Tuesday, 28 February 2012


Last night, Joshua brought home the option pathway recommended by his school which will lead to the best possible outcome for GCSE success.  It took me back to 1986 when I took my GCSE options.  I still vividly recall how my academic year across the country were the first to take the transition from GCEs and CSEs to plain GCSEs. The doubts and criticisms that they would be easy, worry that coursework would be abused and undertaken by relatives and friends and that the exams would be soft.  Concern that employers would not take them seriously and that within a decade the educational establishments would realise their error and revert back to the old system, leaving me and thousands of others with seemingly useless qualifications.  How wrong they were.

Looking through Joshua's option paths I found myself longing to be back at school.  I envied him slightly that he's now starting the point in life where his choices become important.  Reading through the subject summaries I found myself excited at the content of some of the courses, and at times got rather carried away trying to convince him how interesting and exciting some subjects were, which inevitably turned out to be the subjects he's really not interested in!  Looking at the History content, he liked the course, but did not relish the idea of writing long essays, the same for the compulsory English Literature.  I was baffled. Strange boy!  How could he possibly find essay writing a chore?  I still remember walking into my A'level English Literature exam literally champing at the bit to get started on the four essays I had to write in three hours - was I mad?  Probably.

I'm thrilled he's being forced to do a language.  Seems cruel, I know, but I have the benefit of parental hindsight.  My bitterness at not being allowed to do languages because apparently getting 91% in German and 27% in French supposedly meant I didn't have a grasp of languages, so because I failed French I wasn't allowed to take the  German GCSE I so passionately wanted to do.  To this day it still baffles and angers me.  I'm glad that Joshua has to learn a second language - it's a skill he'll be grateful for one day.  To my delight he favours German.  He's getting the chance I never had.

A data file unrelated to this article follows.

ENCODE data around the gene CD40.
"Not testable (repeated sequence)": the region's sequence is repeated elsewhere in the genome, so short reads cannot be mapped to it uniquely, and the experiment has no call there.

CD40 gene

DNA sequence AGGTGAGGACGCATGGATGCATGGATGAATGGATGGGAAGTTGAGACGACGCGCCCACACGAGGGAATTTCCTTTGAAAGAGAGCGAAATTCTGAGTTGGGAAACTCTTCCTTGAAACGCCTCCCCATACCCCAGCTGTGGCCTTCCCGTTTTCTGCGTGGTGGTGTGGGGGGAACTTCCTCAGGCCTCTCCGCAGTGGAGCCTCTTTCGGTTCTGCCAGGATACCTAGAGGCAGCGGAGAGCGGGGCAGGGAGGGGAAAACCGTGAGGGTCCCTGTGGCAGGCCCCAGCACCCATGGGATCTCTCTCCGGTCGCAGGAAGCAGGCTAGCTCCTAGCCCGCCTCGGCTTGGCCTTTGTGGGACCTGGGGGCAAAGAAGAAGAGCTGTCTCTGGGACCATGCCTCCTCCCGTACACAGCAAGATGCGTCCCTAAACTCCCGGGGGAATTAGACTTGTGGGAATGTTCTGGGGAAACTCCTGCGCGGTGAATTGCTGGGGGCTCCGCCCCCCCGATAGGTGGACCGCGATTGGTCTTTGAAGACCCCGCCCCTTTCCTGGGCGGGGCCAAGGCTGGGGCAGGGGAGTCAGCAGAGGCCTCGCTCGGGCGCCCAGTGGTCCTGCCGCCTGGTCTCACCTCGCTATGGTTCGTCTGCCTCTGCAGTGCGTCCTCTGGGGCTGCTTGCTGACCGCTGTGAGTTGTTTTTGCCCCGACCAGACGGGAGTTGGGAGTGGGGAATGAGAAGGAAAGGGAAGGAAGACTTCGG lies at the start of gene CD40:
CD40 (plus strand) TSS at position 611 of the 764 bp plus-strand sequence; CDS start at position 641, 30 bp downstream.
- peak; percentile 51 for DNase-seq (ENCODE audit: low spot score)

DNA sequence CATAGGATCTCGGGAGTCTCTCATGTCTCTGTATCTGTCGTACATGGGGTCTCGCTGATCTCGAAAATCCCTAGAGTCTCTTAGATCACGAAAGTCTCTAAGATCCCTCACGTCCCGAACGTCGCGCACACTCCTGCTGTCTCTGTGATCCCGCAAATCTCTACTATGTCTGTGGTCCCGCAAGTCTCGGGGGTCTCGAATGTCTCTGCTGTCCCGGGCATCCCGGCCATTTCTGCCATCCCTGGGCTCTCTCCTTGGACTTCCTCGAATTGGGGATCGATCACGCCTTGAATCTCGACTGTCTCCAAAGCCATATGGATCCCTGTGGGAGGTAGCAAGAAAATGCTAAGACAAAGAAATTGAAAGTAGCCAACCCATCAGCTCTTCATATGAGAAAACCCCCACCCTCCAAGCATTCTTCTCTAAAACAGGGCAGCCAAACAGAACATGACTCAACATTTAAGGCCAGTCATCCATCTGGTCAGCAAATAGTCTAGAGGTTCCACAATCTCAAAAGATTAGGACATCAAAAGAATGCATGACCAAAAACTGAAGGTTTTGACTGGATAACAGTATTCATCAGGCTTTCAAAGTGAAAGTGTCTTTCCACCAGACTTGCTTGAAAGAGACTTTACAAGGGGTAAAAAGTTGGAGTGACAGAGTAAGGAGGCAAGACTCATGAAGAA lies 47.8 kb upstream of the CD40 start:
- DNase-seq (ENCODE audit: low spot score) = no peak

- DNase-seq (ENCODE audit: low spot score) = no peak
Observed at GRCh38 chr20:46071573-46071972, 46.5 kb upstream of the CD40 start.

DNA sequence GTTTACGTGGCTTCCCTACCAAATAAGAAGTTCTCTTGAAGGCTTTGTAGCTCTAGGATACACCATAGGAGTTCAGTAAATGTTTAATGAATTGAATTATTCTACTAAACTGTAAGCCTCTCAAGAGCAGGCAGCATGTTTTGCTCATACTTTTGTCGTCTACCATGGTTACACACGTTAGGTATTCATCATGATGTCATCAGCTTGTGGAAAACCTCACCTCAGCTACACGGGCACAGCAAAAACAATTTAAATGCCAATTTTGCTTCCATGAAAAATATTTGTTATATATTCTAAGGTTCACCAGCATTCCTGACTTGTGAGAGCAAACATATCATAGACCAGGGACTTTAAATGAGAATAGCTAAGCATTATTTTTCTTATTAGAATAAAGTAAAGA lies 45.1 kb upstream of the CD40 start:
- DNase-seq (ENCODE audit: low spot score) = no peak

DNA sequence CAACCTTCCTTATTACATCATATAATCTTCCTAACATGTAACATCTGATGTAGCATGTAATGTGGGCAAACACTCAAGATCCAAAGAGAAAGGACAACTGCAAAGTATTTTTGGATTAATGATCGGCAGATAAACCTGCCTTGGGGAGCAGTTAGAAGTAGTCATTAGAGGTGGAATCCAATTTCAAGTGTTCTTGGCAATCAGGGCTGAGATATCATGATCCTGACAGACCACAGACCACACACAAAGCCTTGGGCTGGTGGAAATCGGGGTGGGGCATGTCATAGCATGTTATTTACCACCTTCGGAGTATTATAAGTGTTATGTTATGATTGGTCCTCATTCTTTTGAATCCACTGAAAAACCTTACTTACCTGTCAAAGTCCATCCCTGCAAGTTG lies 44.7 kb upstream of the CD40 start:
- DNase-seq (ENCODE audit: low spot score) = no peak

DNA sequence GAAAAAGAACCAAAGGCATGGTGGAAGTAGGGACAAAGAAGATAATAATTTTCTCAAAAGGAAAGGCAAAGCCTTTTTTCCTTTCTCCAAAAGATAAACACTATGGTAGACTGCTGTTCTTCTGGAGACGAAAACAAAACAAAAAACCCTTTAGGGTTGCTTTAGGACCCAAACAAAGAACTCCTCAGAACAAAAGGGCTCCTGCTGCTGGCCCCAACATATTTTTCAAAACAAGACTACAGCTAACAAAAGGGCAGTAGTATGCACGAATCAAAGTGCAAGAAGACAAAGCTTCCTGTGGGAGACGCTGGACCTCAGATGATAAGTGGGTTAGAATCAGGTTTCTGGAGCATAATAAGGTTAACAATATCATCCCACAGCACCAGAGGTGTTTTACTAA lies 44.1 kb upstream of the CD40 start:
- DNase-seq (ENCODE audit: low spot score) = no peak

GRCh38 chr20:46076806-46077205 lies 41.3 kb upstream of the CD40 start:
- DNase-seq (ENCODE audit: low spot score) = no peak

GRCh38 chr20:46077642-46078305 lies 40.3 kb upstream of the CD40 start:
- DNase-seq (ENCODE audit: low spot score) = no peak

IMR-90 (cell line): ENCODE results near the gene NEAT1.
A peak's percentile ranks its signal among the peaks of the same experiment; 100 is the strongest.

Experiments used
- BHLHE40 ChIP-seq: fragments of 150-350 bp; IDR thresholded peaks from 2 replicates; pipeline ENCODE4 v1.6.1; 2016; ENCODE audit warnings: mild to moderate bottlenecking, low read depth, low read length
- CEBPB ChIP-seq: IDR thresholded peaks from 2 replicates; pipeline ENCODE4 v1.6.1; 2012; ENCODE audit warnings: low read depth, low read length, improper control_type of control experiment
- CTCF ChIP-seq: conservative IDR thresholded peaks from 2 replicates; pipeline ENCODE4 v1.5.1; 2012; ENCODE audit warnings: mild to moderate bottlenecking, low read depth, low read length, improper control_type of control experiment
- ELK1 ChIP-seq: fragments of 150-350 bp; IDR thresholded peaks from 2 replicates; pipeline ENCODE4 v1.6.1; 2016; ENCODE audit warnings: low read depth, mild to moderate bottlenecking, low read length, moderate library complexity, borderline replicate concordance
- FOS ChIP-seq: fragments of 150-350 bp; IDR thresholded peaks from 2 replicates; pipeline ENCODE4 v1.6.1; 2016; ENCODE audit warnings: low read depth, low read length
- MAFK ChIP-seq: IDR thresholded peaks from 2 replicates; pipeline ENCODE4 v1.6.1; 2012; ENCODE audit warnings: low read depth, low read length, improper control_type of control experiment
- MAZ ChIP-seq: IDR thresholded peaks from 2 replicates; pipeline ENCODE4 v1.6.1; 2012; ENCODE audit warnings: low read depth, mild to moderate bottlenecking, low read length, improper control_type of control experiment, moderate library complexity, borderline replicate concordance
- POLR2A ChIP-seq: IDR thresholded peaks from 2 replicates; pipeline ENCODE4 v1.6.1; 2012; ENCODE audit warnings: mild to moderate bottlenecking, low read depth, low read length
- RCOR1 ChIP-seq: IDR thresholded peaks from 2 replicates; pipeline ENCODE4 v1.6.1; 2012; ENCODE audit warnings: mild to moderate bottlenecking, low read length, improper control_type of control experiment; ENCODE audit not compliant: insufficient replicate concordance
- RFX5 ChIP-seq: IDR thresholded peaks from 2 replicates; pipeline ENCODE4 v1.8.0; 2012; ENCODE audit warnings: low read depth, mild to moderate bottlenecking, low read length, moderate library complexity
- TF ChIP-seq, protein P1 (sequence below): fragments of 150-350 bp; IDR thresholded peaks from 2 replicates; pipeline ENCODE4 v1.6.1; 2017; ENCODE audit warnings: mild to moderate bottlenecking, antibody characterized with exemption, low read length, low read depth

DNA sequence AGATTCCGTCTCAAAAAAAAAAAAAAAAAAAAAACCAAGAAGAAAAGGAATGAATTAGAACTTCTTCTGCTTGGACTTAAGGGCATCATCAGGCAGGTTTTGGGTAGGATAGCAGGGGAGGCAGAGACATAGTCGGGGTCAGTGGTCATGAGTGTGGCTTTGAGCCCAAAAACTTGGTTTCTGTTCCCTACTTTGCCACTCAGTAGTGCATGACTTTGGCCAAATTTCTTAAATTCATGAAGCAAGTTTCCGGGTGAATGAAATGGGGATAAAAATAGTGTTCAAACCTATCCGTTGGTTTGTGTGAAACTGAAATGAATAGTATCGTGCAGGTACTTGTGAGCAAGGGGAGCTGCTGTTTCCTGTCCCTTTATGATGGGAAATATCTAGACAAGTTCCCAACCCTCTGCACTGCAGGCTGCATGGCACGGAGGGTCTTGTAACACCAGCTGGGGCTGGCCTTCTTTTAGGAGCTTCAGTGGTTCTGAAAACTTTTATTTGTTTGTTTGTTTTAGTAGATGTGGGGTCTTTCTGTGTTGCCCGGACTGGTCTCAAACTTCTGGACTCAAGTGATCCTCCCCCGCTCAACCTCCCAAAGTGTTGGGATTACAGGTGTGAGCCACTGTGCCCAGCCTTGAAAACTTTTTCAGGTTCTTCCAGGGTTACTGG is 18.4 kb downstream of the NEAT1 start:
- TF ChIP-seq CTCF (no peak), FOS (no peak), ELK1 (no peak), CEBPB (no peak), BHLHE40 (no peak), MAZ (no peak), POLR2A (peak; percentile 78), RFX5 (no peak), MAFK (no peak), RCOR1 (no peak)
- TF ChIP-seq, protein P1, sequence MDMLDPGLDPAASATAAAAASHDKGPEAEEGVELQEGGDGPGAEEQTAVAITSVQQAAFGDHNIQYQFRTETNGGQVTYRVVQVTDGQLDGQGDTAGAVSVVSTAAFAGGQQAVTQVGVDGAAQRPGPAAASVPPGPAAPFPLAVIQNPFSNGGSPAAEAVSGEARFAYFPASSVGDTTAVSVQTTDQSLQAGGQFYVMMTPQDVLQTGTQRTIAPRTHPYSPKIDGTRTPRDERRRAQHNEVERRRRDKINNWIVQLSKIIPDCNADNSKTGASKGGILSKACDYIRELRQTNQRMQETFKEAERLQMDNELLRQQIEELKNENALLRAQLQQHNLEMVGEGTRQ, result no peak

In sciences he prefers physics and chemistry.  I was a biology fan.  He likes Maths and all things technical.  I liked all things creative.

But what I really like is that he has sat with me, talked with me and discussed his feelings about subjects, what he loves, what he hates, where his strengths are, where his weaknesses are, his doubts, his fears, his worries and his concern at getting halfway through courses and being disillusioned.  I'm finding it a privilege that he is sharing all this with me and not just ticking random boxes or picking subjects that he's comfortable with or naturally gifted at in an attempt to get the decision making done and out of the way.  He's impressed me with how mature he's being about it all.  He has a few weeks to choose, so now I'm stepping back for a few days to let him work out his own routes.  I'll be there to support him, to advise him and where necessary to push him, but ultimately, the choices are his.

Wednesday, 22 February 2012

Dib Dib Dib

Following last week's exciting moment where Sam became a real Beaver Scout after his investiture, which involved receiving his woggle, badges and learning to shake hands as a lefty, he proudly came home from school earlier in the week with a notification from that as it was World Thinking Day on the 22nd, he was allowed to wear his Beaver uniform to school. 

He has waited with excited anticipation for me to sew the badges onto his sweater for a few days now, but last night because I was only halfway through putting them on when it became bedtime, I had to promise him I would absolutely,without fail, ensure they were sewn on ready for the morning.  His excitement and reliance on me to carry out my promise struck me.  He's just a little dude, no real worries and no concerns about life, according to me, an adult.  Important things to him are being allowed to play on the monkey bars at school, being allowed to watch a DVD in Mum and Dad's bed before bedtime and making sure badges are sewn on a jumper in time to display them at school.  The funny thing is, none of them are achievement badges or skills badges, just the Scout logo, and the district, county and colony badge - but they were still important to him and my promise was clung to.

It's easy to get carried away with the seemingly major important things in life and to forget the little things that really matter.  To Sam it REALLY mattered that these badges were on in time, so last night, after finishing the last badge I went quietly into his room to see if he was awake and he was - just about.  Holding the jumper up to his weary eyes I whispered to him that they were all done and ready for him to wear the next day.  A huge smile appeared, the eyes opened widely and I received the most enormous hug and kiss.

It was a special moment.  There's plenty of time left yet for him to worry about the things I consider big.